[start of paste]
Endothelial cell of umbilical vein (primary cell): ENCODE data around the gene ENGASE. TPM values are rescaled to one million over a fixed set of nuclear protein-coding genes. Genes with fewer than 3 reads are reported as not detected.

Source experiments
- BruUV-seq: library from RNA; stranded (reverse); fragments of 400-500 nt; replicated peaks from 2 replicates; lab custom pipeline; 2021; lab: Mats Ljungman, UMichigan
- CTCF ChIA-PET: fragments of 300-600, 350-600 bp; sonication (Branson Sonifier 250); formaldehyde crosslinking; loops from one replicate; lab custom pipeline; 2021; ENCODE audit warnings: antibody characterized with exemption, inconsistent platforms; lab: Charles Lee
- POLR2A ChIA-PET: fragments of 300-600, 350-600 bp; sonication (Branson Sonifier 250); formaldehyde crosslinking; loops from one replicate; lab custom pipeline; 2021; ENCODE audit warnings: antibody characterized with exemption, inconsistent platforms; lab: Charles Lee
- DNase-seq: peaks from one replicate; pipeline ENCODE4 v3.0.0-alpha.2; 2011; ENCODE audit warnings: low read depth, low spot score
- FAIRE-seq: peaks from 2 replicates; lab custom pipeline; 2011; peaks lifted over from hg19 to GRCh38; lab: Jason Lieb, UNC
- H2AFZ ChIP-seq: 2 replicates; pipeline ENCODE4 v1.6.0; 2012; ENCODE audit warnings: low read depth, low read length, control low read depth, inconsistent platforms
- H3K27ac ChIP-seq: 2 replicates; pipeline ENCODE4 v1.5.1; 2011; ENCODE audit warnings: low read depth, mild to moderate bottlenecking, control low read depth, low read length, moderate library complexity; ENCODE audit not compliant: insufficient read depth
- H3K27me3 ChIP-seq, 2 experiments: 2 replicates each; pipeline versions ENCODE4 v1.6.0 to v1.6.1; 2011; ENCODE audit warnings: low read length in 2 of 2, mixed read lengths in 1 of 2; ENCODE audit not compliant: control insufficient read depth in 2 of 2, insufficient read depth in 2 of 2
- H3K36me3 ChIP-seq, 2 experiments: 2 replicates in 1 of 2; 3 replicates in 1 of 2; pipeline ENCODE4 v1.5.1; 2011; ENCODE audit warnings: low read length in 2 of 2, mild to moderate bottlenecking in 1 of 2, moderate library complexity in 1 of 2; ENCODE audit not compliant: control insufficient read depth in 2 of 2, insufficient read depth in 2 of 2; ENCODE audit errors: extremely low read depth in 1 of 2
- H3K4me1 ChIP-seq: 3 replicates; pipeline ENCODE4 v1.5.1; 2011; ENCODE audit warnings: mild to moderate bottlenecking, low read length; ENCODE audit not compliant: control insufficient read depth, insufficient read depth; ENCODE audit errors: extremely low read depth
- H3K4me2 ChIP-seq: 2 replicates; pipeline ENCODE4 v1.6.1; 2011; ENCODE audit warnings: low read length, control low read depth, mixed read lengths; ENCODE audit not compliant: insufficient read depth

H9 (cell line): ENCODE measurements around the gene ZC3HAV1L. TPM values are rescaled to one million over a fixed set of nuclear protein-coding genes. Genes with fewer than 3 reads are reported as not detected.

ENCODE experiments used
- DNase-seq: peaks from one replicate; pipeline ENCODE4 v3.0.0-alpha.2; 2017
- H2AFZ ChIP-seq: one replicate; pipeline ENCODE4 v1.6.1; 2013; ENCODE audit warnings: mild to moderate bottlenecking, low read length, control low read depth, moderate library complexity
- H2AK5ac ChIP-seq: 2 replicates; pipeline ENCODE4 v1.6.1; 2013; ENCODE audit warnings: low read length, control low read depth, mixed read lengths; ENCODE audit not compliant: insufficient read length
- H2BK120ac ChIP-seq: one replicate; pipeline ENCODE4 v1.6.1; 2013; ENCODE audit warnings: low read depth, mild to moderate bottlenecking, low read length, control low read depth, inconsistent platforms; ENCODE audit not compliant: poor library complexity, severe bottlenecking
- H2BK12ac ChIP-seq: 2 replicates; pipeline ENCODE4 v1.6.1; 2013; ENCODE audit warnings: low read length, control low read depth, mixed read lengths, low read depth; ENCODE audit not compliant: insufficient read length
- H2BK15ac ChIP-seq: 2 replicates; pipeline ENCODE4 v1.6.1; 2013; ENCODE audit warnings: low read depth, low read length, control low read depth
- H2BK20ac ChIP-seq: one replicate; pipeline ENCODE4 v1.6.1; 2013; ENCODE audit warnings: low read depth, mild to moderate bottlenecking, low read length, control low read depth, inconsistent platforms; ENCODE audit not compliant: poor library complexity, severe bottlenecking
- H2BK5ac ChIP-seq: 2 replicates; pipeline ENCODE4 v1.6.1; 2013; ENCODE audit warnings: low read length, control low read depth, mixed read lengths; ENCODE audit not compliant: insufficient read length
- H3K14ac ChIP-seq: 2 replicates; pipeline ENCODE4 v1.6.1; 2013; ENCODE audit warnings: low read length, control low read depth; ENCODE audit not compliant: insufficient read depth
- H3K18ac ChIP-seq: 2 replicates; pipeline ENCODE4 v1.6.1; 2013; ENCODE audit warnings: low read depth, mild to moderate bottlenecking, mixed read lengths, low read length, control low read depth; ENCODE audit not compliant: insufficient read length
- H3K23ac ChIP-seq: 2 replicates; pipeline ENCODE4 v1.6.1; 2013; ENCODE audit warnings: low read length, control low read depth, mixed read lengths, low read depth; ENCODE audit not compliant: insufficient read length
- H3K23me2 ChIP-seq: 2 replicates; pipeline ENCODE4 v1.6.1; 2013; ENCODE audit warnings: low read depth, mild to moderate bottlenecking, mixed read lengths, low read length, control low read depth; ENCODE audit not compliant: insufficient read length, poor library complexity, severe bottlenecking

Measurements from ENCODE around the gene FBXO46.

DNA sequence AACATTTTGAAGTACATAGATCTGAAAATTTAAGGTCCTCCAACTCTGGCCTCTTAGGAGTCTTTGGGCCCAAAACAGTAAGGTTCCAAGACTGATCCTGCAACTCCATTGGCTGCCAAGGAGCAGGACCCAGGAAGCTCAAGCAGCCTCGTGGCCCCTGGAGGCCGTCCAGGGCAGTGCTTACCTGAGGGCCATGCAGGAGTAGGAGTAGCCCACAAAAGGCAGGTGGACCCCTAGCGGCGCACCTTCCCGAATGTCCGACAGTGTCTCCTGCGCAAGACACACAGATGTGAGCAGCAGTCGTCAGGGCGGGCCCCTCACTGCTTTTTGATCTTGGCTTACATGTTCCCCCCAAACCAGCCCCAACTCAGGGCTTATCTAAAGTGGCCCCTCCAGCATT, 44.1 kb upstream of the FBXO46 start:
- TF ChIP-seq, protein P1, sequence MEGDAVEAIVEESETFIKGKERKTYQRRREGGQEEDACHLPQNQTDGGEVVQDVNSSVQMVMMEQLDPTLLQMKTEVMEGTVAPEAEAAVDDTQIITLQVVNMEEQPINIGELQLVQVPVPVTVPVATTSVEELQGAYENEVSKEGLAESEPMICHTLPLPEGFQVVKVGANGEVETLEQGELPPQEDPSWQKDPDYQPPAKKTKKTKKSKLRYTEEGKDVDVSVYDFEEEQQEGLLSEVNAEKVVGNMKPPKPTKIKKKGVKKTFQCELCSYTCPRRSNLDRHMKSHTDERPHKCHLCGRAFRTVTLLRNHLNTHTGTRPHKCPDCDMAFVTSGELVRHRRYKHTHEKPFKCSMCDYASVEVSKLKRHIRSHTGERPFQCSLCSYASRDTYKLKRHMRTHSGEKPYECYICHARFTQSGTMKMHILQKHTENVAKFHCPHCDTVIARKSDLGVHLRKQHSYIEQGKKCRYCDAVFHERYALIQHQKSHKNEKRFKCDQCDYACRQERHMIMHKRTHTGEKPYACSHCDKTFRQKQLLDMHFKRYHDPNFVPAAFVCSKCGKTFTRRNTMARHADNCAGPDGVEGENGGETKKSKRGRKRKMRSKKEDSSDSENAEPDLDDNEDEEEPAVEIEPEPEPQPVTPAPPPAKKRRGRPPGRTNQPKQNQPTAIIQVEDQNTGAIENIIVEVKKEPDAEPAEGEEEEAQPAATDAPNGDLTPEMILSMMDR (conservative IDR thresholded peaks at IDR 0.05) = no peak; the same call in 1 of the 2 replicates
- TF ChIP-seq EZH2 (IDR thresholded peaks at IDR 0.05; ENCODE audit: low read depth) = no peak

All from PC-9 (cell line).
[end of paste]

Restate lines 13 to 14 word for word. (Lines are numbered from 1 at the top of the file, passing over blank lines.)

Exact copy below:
- H3K4me2 ChIP-seq: 2 replicates; pipeline ENCODE4 v1.6.1; 2011; ENCODE audit warnings: low read length, control low read depth, mixed read lengths; ENCODE audit not compliant: insufficient read depth

H9 (cell line): ENCODE measurements around the gene ZC3HAV1L. TPM values are rescaled to one million over a fixed set of nuclear protein-coding genes. Genes with fewer than 3 reads are reported as not detected.